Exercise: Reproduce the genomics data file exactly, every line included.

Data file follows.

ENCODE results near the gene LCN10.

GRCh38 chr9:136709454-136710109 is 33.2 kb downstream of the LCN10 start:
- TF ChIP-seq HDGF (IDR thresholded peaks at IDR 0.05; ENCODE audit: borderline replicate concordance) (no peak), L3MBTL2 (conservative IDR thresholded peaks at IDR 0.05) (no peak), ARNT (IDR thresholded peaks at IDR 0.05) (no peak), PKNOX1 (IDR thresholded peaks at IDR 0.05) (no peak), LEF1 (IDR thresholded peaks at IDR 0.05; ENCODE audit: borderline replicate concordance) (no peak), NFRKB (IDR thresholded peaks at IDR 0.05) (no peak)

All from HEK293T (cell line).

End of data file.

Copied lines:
ENCODE results near the gene LCN10.

GRCh38 chr9:136709454-136710109 is 33.2 kb downstream of the LCN10 start:
- TF ChIP-seq HDGF (IDR thresholded peaks at IDR 0.05; ENCODE audit: borderline replicate concordance) (no peak), L3MBTL2 (conservative IDR thresholded peaks at IDR 0.05) (no peak), ARNT (IDR thresholded peaks at IDR 0.05) (no peak), PKNOX1 (IDR thresholded peaks at IDR 0.05) (no peak), LEF1 (IDR thresholded peaks at IDR 0.05; ENCODE audit: borderline replicate concordance) (no peak), NFRKB (IDR thresholded peaks at IDR 0.05) (no peak)

All from HEK293T (cell line).